Sethe works at beating back the past, but it makes itself heard and felt incessantly in her memory and in the lives of those around her. When a mysterious teenage girl arrives, calling herself Beloved, Sethe’s terrible secret explodes into the present.

Another classic that everyone loves. I’ve heard nothing but good things about this book, and it sounds so interesting. I should definitely try to read it soon.

To the Lighthouse by Virginia Woolf

The serene and maternal Mrs. Ramsay, the tragic yet absurd Mr. Ramsay, and their children and assorted guests are on holiday on the Isle of Skye. From the seemingly trivial postponement of a visit to a nearby lighthouse, Woolf constructs a remarkable, moving examination of the complex tensions and allegiances of family life and the conflict between men and women.

I’m 99% sure I bought this book at a thrift sale a couple of summers ago, and it sounds really interesting. Honestly, it sounds like something I’ll struggle with reading, but will be happy to have read, you know?

I Know why the Caged Bird Sings by Maya Angelou

Sent by their mother to live with their devout, self-sufficient grandmother in a small Southern town, Maya and her brother, Bailey, endure the ache of abandonment and the prejudice of the local “powhitetrash.” At eight years old and back at her mother’s side in St. Louis, Maya is attacked by a man many times her age—and has to live with the consequences for a lifetime. Years later, in San Francisco, Maya learns that love for herself, the kindness of others, her own strong spirit, and the ideas of great authors (“I met and fell in love with William Shakespeare”) will allow her to be free instead of imprisoned.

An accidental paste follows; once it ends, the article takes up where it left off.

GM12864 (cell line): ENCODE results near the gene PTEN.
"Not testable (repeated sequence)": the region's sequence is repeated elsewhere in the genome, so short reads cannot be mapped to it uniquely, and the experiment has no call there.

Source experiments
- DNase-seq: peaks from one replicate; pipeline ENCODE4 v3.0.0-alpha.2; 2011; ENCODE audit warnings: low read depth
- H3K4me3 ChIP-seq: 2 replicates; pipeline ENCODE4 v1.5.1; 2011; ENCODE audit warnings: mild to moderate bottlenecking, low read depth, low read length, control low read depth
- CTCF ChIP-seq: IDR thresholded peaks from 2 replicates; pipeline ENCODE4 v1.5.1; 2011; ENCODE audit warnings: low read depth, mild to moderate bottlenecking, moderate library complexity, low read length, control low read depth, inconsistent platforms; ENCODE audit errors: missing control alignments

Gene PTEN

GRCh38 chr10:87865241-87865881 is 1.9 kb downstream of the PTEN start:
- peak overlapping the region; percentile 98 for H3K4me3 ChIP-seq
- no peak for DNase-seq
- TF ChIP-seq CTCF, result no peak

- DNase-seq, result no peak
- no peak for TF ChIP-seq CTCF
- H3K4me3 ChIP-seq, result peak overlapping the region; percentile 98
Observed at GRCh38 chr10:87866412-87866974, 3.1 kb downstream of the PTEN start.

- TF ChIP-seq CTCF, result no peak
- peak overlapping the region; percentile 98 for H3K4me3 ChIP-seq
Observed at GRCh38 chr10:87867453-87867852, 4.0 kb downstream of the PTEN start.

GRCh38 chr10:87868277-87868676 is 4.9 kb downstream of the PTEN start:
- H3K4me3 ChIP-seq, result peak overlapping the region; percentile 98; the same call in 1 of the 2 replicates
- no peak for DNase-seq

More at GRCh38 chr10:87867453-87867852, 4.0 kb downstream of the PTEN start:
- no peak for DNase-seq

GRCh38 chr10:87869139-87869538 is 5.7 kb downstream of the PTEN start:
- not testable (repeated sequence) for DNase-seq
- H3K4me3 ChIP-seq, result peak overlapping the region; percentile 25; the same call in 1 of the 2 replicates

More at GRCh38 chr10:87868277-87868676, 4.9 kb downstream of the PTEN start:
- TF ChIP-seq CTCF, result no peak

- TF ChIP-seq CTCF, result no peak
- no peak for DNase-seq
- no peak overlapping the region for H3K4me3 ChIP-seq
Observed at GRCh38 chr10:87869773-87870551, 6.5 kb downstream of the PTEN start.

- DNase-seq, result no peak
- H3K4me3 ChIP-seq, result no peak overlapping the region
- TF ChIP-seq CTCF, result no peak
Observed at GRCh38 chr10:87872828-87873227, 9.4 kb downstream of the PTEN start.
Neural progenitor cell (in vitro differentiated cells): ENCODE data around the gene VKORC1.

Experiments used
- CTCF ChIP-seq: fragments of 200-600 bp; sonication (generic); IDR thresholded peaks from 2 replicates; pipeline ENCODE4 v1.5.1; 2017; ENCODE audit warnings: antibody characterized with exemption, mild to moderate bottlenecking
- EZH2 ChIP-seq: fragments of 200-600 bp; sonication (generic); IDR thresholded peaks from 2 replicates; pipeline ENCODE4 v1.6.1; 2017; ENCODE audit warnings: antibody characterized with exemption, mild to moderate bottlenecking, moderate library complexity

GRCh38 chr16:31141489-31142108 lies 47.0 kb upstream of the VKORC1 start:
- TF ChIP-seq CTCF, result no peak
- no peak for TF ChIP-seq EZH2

Idk if this really counts as a classic as it’s Angelou’s memoir, but I think it fits the bill. I’ve heard so many good things about this book, and my sister got a copy for Christmas, so I really need to read it asap.

So there are some classics by women I want to read! Have you read any of these? Do you have any recommendations? Let me know!

Also if you have any requests for things you’d like to see on my TBR, let me know!

Ally xx

Twitter // Instagram // Goodreads // Buy me a coffee!

21 thoughts on “Books on my TBR: classics by women

  1. A lot of these are on my TBR too! I need to reread Their Eyes Were Watching God and I’m currently participating in a year long read through of Toni Morrison’s works. I haven’t picked up anything by Virginia Woolf but super curious about which one to read first!

    Liked by 1 person

  2. Like Water for Chocolate and I Know why the Caged Bird Sings are both books I have read, though in both cases it was long enough ago that I can’t tell you what I thought of them at the time. I hope you enjoy the books when you get to them!

    Liked by 1 person

  3. These are some AMAZING books! Virginia Woolf, in particular is one of my favorite authors!
    We Have Always Lived in the Castle also has a movie adaptation, if I’m not wrong.

    Liked by 1 person

Leave a Reply

Fill in your details below or click an icon to log in: Logo

You are commenting using your account. Log Out /  Change )

Twitter picture

You are commenting using your Twitter account. Log Out /  Change )

Facebook photo

You are commenting using your Facebook account. Log Out /  Change )

Connecting to %s